Setting yourself up for inspiration

Something we will often try to do is duplicate the environment in which inspiration happened. We went on a feverishly productive writing spree while sitting in that one coffee shop in Portland and so we try to return to the same shop and order the same drink. We had a deeply affecting time of prayer and worship at church that day after we sung that one song. So we return and sing that song again. We had a romantic dinner with our fiance at the time and now we return there after 10 years of marriage with high hopes. I wrote that awesome rock song that went to #1 on the charts while I was high on weed. I need to get some more weed and write some more songs, right!?

The problem is, this sort of thing almost never works. SK addresses that here in a manner that is pretty close to home for me:

My home had become dismal to me simply because it was a repetition of the wrong kind. My mind was sterile, my troubled imagination constantly conjured up tantalizingly attractive recollections of how the ideas had presented themselves the last time, and the tares of these recollections choked out every thought at birth. I went out to the café where I had gone every day the previous time to enjoy the beverage that, according to the poet’s precept, when it is “pure and hot and strong and not misused,” can always stand alongside that to which the poet compares it, namely, friendship. At any rate, I prize coffee. Perhaps the coffee was just as good as last time; one would almost expect it to be, but it was not to my liking. The sun through the café windows was hot and glaring; the room was just about as humid as the air in a saucepan, practically cooking. A draft, which like a small trade wind cut through everything, prohibited thoughts of any repetition, even if the opportunity had otherwise offered itself.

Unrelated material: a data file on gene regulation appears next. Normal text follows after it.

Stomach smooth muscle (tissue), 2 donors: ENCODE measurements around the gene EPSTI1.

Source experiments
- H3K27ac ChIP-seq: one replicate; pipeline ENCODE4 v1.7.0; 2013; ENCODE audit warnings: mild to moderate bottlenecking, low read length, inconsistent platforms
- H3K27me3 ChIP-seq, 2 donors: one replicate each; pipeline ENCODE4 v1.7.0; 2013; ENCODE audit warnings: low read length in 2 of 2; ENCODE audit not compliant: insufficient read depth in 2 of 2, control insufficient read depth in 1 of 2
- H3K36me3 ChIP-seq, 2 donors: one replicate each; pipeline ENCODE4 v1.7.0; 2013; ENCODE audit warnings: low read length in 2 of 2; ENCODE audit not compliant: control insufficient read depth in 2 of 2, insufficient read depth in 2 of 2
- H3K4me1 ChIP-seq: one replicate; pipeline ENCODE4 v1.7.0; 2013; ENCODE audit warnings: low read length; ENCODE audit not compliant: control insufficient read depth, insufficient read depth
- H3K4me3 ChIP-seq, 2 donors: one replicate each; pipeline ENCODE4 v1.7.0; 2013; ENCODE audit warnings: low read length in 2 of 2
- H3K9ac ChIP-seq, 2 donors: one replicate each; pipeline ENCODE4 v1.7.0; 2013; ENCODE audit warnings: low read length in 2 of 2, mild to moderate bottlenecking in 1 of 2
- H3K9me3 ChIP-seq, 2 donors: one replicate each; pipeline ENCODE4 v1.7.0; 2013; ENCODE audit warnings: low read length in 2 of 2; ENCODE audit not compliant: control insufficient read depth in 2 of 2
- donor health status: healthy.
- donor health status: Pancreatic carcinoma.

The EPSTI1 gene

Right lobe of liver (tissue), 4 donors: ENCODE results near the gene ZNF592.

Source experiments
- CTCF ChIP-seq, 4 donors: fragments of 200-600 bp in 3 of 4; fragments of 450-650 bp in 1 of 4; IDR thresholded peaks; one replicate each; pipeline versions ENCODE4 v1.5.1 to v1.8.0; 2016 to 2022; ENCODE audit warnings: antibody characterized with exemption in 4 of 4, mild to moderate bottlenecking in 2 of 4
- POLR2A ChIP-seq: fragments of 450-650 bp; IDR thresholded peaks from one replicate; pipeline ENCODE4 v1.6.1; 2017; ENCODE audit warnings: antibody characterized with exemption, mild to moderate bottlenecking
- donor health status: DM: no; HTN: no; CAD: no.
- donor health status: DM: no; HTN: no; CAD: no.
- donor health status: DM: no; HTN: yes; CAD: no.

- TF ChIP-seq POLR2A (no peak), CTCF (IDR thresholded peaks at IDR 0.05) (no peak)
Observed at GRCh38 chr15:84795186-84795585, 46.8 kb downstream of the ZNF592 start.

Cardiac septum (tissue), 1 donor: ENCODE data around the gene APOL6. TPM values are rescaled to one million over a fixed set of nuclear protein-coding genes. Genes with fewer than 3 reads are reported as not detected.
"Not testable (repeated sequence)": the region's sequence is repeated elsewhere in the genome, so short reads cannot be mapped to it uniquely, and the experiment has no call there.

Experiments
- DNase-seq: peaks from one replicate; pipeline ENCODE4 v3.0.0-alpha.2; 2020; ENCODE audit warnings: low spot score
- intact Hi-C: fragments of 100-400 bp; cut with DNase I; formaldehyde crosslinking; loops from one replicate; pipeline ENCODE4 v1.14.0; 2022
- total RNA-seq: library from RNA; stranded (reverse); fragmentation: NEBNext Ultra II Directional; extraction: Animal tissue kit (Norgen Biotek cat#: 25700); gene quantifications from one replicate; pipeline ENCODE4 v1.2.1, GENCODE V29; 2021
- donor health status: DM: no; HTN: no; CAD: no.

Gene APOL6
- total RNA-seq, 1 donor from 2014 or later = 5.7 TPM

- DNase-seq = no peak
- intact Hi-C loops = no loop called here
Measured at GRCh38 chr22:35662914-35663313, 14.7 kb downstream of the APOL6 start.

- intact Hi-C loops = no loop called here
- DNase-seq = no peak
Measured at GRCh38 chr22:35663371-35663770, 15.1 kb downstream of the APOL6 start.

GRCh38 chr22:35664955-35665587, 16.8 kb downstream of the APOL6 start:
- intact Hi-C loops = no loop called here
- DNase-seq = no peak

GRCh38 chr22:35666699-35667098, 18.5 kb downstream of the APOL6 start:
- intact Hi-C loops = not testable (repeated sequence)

-Soren Kierkegaard, Repetition, EK p.107

The truth is, much of his essay on “repetition” was beyond my understanding. The parts I remember had to do with memory.

It seems that trying to replicate the environment where something wonderful happened is misguided. If we want inspiration and passion, we need to start somewhere else – probably just with hard work. My theory is that, for myself, the thing that will push me through the right kind of hard work will be teaching.

It almost seems that to endeavor something for it’s sake alone is one’s downfall. For when I come to think, I can think of nothing. But when I aim to accomplish something else, I can often think steadily and effectively. My wife says I work well to deadlines and she’s right. But I think it is more the thing itself than the fact that there is a deadline. This is why I must teach. The constant, steady challenge of preparing the class and figuring out the puzzle of communicating to the students – this will drive me, in fact ENABLE me to think. Otherwise the thoughts will never take shape. I have not the raw willpower to work through them in a vacuum.